White ball or England’s whites, Malan’s at home
- Truth be told, had Zak Crawley and Dom Sibley’s respective forms not ejected them out of the ongoing series after the first two Tests, Malan would not have been anywhere near this England Test squad.
Had there not been an overthrow to end the 80th over of the England innings, Dawid Malan would not have been on strike to face the first delivery of India’s second new ball. But truth be told, had Zak Crawley and Dom Sibley’s respective forms not ejected them out of the ongoing series after the first two Tests, Malan would not have been anywhere near this England Test squad either; let alone with a bat in hand at his homeground and striking his way to redemption.
Yet there Malan was, exactly three years to the month after he was dropped from Test cricket – and the opposition hadn’t changed either from when he last played in England’s whites. In August 2018, during India’s first of five Tests in Birmingham, Malan had carried over his woeful form from previous tours and that was that. For a long while, there seemed to be a finality about his complete disappearance from the format.
Malan’s bitter aftertaste of that match in Edgbaston wouldn’t just have been about his batting; his fielding let him down as well. All the hype leading up to that Test series was about the contest between Virat Kohli and the bowler who had severely troubled him on the previous tour in 2014, James Anderson. Birmingham 2018 began with Anderson inducing an edge from Kohli’s blade while he was on just 21, only for Malan to put down a sitter at second slip and watch Kohli smash a magnificent 149 (Anderson, incidentally, came nowhere close to that edge for the rest of the series).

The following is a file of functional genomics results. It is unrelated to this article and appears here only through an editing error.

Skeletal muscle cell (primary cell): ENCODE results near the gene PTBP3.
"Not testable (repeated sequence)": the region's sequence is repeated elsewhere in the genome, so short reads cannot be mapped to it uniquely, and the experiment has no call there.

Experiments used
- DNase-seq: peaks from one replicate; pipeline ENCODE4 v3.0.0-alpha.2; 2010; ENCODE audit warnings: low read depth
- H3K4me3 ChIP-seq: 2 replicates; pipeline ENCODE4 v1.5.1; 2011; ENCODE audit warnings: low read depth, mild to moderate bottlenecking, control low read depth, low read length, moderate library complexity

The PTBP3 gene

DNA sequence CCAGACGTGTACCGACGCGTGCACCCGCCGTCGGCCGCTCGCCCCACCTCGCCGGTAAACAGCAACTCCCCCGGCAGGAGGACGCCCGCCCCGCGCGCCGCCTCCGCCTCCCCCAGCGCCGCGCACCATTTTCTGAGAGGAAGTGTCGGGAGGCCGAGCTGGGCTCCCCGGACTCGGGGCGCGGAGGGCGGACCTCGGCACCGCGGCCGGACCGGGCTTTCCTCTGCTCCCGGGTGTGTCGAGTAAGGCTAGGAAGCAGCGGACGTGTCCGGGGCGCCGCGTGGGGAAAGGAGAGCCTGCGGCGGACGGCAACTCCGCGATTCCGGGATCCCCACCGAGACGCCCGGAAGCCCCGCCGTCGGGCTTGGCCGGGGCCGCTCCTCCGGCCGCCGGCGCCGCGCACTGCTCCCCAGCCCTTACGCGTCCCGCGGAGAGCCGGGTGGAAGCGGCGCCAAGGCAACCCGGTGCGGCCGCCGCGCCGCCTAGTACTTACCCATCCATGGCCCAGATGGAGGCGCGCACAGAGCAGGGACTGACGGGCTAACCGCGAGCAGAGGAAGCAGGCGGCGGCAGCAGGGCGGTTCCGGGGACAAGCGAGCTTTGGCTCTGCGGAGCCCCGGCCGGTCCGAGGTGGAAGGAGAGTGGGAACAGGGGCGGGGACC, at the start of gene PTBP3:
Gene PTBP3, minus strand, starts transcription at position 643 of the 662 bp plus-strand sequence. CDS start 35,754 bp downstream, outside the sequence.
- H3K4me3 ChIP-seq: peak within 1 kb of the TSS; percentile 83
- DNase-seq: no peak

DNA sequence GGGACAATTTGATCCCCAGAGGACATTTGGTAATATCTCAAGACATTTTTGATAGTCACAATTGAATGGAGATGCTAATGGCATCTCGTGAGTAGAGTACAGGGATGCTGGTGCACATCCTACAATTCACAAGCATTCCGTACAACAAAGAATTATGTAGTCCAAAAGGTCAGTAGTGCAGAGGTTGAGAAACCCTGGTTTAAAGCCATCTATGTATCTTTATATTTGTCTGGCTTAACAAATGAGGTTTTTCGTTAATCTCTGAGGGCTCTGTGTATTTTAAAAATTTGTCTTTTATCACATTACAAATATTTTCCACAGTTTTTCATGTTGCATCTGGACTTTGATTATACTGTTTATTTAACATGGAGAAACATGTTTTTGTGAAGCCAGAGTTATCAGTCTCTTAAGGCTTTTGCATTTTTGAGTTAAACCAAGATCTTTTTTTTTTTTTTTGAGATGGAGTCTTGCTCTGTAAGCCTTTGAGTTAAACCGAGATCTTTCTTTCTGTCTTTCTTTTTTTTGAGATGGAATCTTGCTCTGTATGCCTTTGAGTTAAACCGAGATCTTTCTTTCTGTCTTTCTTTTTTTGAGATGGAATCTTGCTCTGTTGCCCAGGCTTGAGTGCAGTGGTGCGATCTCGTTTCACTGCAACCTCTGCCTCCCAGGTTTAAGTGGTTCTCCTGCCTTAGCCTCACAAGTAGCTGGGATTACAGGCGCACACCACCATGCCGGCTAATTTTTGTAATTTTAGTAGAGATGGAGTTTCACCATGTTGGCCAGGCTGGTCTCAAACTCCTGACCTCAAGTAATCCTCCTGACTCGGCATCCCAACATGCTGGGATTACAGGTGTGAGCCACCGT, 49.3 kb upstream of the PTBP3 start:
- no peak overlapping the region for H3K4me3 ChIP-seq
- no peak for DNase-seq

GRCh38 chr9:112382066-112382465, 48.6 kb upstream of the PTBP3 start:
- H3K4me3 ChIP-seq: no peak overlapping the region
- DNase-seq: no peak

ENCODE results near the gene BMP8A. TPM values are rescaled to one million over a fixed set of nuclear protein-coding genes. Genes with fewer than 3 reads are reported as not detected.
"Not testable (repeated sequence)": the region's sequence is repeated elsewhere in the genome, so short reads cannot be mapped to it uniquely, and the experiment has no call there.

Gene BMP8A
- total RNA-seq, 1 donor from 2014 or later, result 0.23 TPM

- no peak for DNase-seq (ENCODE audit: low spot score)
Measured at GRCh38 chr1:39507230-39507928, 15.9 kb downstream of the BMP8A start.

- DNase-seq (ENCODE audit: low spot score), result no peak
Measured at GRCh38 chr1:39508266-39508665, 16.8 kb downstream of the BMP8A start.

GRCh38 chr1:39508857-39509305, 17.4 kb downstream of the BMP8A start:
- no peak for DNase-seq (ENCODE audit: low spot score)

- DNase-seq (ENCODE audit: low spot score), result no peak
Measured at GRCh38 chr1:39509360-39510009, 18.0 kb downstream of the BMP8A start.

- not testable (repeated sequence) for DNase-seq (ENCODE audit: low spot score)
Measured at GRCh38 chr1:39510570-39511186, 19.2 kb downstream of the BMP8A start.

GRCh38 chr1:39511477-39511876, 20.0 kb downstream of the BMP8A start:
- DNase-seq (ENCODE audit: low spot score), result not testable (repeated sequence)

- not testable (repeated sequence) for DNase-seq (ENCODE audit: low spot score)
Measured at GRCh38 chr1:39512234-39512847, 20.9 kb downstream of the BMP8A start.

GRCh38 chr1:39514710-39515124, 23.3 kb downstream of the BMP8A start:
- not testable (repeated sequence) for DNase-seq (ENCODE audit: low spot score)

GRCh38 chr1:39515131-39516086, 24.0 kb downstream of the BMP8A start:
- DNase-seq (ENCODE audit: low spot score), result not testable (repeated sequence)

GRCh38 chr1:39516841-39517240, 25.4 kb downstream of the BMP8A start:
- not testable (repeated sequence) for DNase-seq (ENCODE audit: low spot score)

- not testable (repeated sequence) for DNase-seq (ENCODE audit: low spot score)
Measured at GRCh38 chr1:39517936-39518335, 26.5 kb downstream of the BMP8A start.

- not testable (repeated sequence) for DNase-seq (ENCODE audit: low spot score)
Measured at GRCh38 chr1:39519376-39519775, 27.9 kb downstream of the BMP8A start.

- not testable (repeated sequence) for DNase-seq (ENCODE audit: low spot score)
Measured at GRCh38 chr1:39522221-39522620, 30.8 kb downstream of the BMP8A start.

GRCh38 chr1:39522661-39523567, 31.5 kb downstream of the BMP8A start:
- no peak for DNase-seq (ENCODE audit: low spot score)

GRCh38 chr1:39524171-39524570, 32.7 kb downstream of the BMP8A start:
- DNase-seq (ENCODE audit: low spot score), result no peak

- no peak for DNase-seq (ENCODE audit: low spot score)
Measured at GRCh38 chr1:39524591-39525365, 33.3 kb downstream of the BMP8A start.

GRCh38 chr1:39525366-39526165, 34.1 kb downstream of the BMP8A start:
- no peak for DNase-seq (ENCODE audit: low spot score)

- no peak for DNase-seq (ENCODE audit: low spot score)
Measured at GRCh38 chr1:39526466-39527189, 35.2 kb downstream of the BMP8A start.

That didn’t help, and neither did the criticism from England’s then national selector, Ed Smith. On the eve of this Test, Malan even confessed to having felt “derailed” by Smith’s take on his game. “But then having a bit of a break and gathering my thoughts after all of those comments I found a new lease of life,” Malan said. “Luckily enough I was still in and around the white-ball teams to put some of that into practice.”
He did, and the transformation from fallen Test star (Malan was England’s top-scorer in the Ashes of 2017-18 after all) to rising T20I star was nearly immediate. By mid-2020, he was the best ranked T20I batsman in the world, a ranking he holds to this day, all while keeping one eye on the big dream – a return to Test cricket. To facilitate that, he moved from Middlesex to Yorkshire, for whom he struck a score of 199 in his only first-class game this year, at Headingley.
Still, as Malan very well knew, Test cricket was a different ball game – especially when the ball was held by Jasprit Bumrah, the first bowler he would face on his return. For four balls he poked and shouldered and defended Bumrah, nodding after every survival to his partner in Haseeb Hameed, who too had returned to Test cricket this series after a five-year absence. Hameed’s form and presence would’ve been an inspiration, but not quite as inspiring as leaning on his front foot and cracking Bumrah through to the cover boundary to just get off the mark.
Back to the second new ball then, when Bumrah returned in the hope to cut short Malan’s comeback on 36. Until then, Malan had been mostly biding his time and waiting for the loose ones. But once the last delivery of Bumrah’s new ball over was scorched through the off side for the boundary of the day, Malan simply didn’t look back at the nervy innings thus far, or for that matter at the dark years spent in oblivion.